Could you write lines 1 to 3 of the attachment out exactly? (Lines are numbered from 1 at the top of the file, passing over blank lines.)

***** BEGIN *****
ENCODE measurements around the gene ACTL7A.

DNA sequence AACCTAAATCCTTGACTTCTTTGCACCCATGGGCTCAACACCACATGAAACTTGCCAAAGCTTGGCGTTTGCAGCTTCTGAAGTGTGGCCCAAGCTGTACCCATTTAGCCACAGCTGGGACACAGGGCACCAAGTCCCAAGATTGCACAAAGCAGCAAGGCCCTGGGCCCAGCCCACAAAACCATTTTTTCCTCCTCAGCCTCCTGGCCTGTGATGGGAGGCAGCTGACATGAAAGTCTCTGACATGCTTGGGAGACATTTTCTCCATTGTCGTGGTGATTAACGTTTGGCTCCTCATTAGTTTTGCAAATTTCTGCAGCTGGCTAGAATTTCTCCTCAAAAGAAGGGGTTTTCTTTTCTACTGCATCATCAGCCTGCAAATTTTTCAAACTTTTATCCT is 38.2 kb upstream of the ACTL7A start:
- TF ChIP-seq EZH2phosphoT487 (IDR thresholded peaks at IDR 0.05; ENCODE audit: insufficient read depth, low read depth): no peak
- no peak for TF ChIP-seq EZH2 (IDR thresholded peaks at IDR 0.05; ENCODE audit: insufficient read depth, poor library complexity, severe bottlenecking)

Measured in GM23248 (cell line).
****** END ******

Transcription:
ENCODE measurements around the gene ACTL7A.

DNA sequence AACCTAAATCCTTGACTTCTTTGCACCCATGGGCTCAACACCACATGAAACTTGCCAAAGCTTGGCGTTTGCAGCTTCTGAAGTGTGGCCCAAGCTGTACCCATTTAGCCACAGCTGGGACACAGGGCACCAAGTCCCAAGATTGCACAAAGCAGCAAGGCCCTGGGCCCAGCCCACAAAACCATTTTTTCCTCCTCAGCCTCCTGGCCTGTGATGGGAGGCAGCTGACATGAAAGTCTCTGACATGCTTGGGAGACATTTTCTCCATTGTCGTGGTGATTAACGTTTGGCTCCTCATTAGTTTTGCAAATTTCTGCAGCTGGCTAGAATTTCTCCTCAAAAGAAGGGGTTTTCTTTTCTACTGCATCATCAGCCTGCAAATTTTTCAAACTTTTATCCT is 38.2 kb upstream of the ACTL7A start:
- TF ChIP-seq EZH2phosphoT487 (IDR thresholded peaks at IDR 0.05; ENCODE audit: insufficient read depth, low read depth): no peak